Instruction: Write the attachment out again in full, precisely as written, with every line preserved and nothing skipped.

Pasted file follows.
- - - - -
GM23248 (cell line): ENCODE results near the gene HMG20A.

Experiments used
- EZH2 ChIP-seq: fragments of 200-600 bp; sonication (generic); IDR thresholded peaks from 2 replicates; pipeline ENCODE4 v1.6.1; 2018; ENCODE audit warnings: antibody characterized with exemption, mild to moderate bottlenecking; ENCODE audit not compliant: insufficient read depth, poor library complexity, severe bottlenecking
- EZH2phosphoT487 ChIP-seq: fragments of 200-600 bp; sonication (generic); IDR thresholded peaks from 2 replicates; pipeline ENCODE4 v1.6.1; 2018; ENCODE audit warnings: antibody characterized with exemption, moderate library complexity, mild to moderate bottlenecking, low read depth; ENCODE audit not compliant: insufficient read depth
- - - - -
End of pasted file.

GM23248 (cell line): ENCODE results near the gene HMG20A.

Experiments used
- EZH2 ChIP-seq: fragments of 200-600 bp; sonication (generic); IDR thresholded peaks from 2 replicates; pipeline ENCODE4 v1.6.1; 2018; ENCODE audit warnings: antibody characterized with exemption, mild to moderate bottlenecking; ENCODE audit not compliant: insufficient read depth, poor library complexity, severe bottlenecking
- EZH2phosphoT487 ChIP-seq: fragments of 200-600 bp; sonication (generic); IDR thresholded peaks from 2 replicates; pipeline ENCODE4 v1.6.1; 2018; ENCODE audit warnings: antibody characterized with exemption, moderate library complexity, mild to moderate bottlenecking, low read depth; ENCODE audit not compliant: insufficient read depth